There’s a handful of seats, with the coffee being the real star. NewGround offers its seasonal Big House blend plus a single-origin on espresso, along with batch brew filter. You can also have any coffee in the roastery through V60, Kalita Wave or AeroPress. Naturally, it’s all available in retail boxes. If you’re hungry, there’s granola and porridge for breakfast (all day) and a choice of two cakes.

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Little Yellow Pig, Nantwich

My awesome veggie breakfast which I had at Little Yellow Pig in Nantwich. Arranged around a pot of baked beans in the centre are avocado, halloumu, a pair of fried eggs, spinach, mushrooms, tomatoes and two slices of toast!Ever since opening in 2014, Little Yellow Pig has been something of an institution in Hoole, Chester. Initially a small coffee shop, it expanded into the adjoining space. Now it’s expanded again, adding a second location in the narrow streets of Nantwich town centre. Opening in August last year, the new location is a cosy little spot, with an L-shaped seating area that holds 16 people at most. While it has more traditional coffee shop furnishings (lacking the mismatched tables and armchairs of the original), anyone familiar with Little Yellow Pig in Hoole will immediately feel at home with the quirky décor and eclectic posters on the wall, including Mr Little Yellow Pig himself.

There’s a standard espresso-based menu, with Hundred House‘s seasonal Bon Bon blend from in the hopper. There are also bags of coffee for sale, either whole bean or pre-ground. However, the real draw is the food, all cooked in the kitchen at the back, with separate breakfast, brunch and lunch options, backed up with a small selection of cakes. Take a seat, have a look at the menu (which is conveniently placed on the back wall), then go up to the counter to place your order.

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Heartland Coffee Bar

The Los Nogales, a naturally-processed single-origin from El Salvador, roasted and served as a cortado by Heartland Coffee Roasters.Heartland Coffee Roasters is a pioneer of the North Wales speciality coffee scene, having moved to Llandudno in 2012. The roastery has its own Meet the Roaster feature, while today’s Coffee Spot focuses on the coffee bar within the roastery. I say “coffee bar” and not “coffee shop” because while there are many roastery/coffee shops, there are few coffee bars like the one in Heartland Coffee.

The idea is not to replicate the coffee shop experience, where Heartland would be in competition with its wholesale customers, such as Providero. Instead, the coffee bar provides a more interactive setting, one which can showcase the full range of Heartland’s output while allowing the customers to discover more about the coffee. In this respect, it reminded me of the Single O Tasting Bar in Tokyo, or the coffee bar at Fuglen Coffee Roasters, which has now sadly closed. Another example which springs to mind is 111 Roasting Works’ Tasting Room in Flagstaff, also sadly closed.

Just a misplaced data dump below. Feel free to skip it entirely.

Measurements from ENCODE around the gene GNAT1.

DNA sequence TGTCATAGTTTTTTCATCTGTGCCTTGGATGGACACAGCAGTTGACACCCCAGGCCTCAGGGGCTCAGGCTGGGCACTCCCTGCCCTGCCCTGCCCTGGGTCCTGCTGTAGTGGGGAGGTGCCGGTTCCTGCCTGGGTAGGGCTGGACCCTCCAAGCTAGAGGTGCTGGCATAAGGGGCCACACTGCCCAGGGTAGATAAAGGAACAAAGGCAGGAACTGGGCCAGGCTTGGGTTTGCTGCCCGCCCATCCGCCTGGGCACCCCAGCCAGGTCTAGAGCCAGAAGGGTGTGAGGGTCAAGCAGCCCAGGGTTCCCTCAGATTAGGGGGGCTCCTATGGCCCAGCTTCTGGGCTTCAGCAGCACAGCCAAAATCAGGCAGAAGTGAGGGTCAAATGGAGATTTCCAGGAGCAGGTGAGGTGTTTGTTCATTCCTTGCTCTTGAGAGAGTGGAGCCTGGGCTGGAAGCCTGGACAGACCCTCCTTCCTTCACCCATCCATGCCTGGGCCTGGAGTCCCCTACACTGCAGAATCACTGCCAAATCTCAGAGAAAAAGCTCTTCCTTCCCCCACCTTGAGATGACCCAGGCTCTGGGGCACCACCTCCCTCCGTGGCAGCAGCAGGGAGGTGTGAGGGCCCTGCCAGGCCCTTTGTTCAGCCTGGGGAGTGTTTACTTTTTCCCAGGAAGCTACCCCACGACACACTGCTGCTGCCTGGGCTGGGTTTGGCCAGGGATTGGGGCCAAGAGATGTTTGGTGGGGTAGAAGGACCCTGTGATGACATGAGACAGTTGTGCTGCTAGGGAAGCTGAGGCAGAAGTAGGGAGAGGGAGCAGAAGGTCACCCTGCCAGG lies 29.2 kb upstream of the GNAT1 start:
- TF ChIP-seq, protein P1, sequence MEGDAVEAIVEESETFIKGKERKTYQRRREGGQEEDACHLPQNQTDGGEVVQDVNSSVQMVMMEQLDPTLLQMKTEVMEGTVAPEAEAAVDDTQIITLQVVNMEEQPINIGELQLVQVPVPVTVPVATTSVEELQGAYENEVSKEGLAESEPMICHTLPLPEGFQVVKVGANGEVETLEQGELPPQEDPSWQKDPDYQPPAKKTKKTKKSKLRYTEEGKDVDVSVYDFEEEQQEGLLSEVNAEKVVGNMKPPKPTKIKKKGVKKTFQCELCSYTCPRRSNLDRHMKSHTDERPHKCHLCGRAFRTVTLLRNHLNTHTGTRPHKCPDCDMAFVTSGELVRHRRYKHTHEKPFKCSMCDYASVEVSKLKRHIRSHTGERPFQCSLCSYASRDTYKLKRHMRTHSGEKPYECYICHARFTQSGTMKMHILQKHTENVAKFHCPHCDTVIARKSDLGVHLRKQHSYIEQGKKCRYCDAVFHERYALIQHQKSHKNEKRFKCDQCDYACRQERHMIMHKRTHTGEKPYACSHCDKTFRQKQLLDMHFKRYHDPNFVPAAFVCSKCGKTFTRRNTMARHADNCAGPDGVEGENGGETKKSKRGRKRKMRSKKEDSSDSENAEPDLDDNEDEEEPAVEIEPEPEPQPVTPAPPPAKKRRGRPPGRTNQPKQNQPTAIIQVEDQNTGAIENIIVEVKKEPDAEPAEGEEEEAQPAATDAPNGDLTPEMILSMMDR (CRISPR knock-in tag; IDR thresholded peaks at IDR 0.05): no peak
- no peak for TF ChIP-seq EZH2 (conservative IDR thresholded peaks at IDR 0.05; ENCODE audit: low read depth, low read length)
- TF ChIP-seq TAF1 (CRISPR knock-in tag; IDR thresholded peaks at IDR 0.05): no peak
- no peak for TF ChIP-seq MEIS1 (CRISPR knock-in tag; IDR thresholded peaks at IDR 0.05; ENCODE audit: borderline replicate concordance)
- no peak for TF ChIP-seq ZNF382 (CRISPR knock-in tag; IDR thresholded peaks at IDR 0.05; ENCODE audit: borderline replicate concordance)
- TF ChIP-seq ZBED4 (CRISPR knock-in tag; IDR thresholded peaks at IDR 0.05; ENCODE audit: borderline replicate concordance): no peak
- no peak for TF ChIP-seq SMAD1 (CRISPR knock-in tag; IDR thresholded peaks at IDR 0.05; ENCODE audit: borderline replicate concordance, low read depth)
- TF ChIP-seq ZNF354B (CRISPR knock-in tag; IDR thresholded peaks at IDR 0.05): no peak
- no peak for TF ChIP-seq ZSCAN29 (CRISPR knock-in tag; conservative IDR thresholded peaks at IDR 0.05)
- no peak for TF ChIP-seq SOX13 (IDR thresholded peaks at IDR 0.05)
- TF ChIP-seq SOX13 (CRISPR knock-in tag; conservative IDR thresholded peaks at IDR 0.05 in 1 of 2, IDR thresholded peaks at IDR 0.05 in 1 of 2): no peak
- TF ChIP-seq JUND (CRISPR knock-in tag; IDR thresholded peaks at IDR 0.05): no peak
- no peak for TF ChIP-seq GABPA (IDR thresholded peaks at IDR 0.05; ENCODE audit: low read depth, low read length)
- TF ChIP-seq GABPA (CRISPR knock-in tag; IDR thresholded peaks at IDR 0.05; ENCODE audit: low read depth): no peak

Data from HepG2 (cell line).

That said, you can always just pop in for a cup of coffee (or some tea) if you want, without having the full interactive experience, sitting at the counter, or upstairs in the mezzanine area overlooking the roastery.

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Taylor’s Coffee House

The front of Taylor's Coffee House, seen from Station Approach, with the vines growing across the edge of the roof and tables either side of the recessed, central door.I’m rather embarrassed that I hadn’t heard of Taylor’s Coffee House until I was tipped off by the staff of Nikki’s in Weybridge, particularly since Taylor’s has been around since 2014! Taylor’s has two locations, a kiosk-style coffee counter in Woking Market Walk and the subject of today’s Coffee Spot, which is just outside West Byfleet Station, another place I’ve zipped through many times on the train to/from London without ever getting off.

Taylor’s Coffee House is on Station Approach, part of a row of restaurants and cafés on the right-hand side as you head for the station. It’s a lovely spot, with a sheltered, outdoor seating area and a three-part interior best described as a collection of sitting rooms, replete with numerous armchairs, sofas and cosy corners.

The coffee is from local roasters, Beanberry Coffee, with the Javascript seasonal espresso blend and Mexico Chiapas decaf available through a concise espresso-based menu, along with a selection of teas and infusions from Teapigs. There’s also a small retail section where you can buy coffee beans, tea, non-dairy milks and a range of other goodies. If you’re hungry, Taylor’s has a small selection of cakes, pastries and toasted sandwiches.